Western University Profile
Western University, situated along Deshkaan Ziibing (Antler River) in London, Ontario, offers more than 400 diverse specializations, majors and minors, and 120 master’s and PhD programs, across 11 faculties, a School of Graduate and Postdoctoral Studies and 3 affiliated university colleges. Western is the fourth largest university in Ontario. Read more about Western University.
At Western, you can find a sense of belonging and community at Indigenous Services. There you will find friendly staff, valuable resources and culturally relevant programming, all aimed at enabling students to reach their highest potential. Western is home to a growing Indigenous population, pursuing diverse fields of study and returning to their communities as powerful leaders and role models for the next generation.
The Ontario Native Education Counselling Association (ONECA) has produced videos that provide virtual tours of postsecondary institutions for First Nations, Métis and Inuit learners. View the Western University virtual tour video.
In this section you will find information about Western’s admission requirements, policies and supports that are available to you.
To find out about Western’s requirements for entrance into each academic program, please visit the Western website or contact our Indigenous Liaison Admission Coordinator.
Western’s admission requirements are divided into different types of learners that include secondary school, transfer and mature students. Each type has different requirements and admission policies. Select the category that best describes you and then find the admission requirements for your specific category.
If you have any questions about admission to Western, please contact the Indigenous Liaison Admission Coordinator.
Aboriginal Learner Policy
Western is committed to increasing access to postsecondary education for Aboriginal learners. The purpose of the Aboriginal Admission Access Category is to encourage Aboriginal individuals to apply to Western for their undergraduate degrees and to provide them with extended academic, personal and cultural supports for their transition and success.
Alternative Admissions and Transition Programs
The Academic Transition Opportunities (ATO) program offers intensive academic, cultural and personal supports to Indigenous undergraduate students. The supports you can access include orientation workshops, tutoring, academic advising, cultural programming, mentorship opportunities and more.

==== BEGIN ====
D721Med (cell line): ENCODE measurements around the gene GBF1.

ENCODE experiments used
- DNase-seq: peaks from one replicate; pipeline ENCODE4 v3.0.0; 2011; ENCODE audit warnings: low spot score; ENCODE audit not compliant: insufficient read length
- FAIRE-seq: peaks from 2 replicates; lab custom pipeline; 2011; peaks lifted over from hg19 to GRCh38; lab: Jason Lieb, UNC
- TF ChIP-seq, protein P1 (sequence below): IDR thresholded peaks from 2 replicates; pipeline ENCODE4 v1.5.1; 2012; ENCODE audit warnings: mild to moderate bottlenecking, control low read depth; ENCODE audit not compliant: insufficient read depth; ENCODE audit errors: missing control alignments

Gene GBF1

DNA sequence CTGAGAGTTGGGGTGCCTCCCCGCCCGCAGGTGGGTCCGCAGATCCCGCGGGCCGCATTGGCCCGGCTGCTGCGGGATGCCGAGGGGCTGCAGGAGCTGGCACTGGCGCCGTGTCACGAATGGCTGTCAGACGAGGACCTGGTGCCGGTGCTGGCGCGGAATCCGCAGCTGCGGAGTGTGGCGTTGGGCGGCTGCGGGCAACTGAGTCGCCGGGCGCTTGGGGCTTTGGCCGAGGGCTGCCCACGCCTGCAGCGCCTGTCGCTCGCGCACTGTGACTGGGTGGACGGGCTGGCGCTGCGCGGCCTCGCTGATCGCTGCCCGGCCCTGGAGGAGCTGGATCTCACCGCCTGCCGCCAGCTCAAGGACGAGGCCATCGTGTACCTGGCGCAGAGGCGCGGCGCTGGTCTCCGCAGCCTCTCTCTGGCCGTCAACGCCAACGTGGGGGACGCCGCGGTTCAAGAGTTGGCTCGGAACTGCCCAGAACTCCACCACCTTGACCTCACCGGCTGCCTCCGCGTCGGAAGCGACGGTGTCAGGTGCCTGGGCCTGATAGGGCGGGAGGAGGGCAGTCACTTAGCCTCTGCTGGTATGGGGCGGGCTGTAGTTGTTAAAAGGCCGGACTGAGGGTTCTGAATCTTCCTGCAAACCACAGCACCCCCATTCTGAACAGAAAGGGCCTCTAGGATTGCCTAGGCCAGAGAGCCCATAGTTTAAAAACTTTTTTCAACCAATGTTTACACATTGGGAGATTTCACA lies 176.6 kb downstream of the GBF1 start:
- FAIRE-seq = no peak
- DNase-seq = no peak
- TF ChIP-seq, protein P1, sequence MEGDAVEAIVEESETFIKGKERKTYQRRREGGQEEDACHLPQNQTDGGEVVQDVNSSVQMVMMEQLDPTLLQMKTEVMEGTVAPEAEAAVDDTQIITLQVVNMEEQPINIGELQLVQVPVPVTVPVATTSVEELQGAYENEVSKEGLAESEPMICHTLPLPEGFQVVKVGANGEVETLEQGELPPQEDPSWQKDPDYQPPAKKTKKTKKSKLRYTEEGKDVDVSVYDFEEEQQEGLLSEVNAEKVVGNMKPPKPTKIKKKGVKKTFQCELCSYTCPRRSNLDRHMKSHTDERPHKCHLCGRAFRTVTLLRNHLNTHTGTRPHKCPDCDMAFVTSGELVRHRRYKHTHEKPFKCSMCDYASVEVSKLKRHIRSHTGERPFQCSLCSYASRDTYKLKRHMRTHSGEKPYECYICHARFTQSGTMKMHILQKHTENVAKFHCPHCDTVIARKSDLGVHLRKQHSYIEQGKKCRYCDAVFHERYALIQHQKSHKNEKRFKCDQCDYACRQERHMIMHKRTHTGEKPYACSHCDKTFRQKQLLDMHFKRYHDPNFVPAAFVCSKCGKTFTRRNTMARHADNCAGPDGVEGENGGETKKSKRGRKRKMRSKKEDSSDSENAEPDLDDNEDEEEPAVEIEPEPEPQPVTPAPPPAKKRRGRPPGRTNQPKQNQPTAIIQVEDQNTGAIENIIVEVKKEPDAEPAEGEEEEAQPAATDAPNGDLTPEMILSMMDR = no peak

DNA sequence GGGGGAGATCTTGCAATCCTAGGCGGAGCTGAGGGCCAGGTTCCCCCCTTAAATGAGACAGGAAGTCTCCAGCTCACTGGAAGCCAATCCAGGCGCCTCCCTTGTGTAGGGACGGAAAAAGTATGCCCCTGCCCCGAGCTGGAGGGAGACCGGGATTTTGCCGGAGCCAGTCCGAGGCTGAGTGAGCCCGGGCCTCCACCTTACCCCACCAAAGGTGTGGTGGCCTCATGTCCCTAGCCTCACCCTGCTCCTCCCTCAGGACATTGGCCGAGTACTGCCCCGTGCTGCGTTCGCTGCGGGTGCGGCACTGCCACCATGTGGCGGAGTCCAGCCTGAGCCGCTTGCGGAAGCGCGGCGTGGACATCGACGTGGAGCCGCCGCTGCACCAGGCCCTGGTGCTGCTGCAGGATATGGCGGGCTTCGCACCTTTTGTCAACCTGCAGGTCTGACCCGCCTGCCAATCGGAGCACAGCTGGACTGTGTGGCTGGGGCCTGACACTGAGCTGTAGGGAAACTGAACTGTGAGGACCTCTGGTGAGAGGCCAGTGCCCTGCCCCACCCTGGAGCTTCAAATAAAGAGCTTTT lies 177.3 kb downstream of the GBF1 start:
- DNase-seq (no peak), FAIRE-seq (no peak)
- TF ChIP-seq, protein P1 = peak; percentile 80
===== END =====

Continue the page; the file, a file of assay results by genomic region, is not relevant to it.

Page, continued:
If you haven’t attended a secondary school or college full time for at least 2 years, you might be considered a mature learner. Check out Western’s mature applicant admissions regulations to find out how you can transition to university as a mature learner.
If you are interested in transferring to Western from another university or college, Western’s website gives you helpful information on its college transfer and university transfer policies and supports. You can also check out your eligibility for course transfers through the Ontario Council on Articulation and Transfer (ONCAT), an organization that provides information on credit transfers in Ontario.
Academic Programs and Supports
Academic Programs and Supports
You can choose from a variety of academic programs at Western and will likely find a program that sparks your interest, if you haven’t already decided on your academic studies. This section lists some examples of the academic programs you can take at Western.
The Faculty of Arts & Humanities gives you the opportunity to explore the vital elements of human experience through language, literature, art, film, visual culture and more. Programs you can take include Classical Studies, English and Writing, Film Studies, Linguistics, French Studies, Modern Languages and Literatures Philosophy, Visual Arts and Women’s Studies. Students interested in interdisciplinary studies, experiential learning and community engagement can also apply to the School for Advanced Studies in the Arts and Humanities – a unique program in Canada.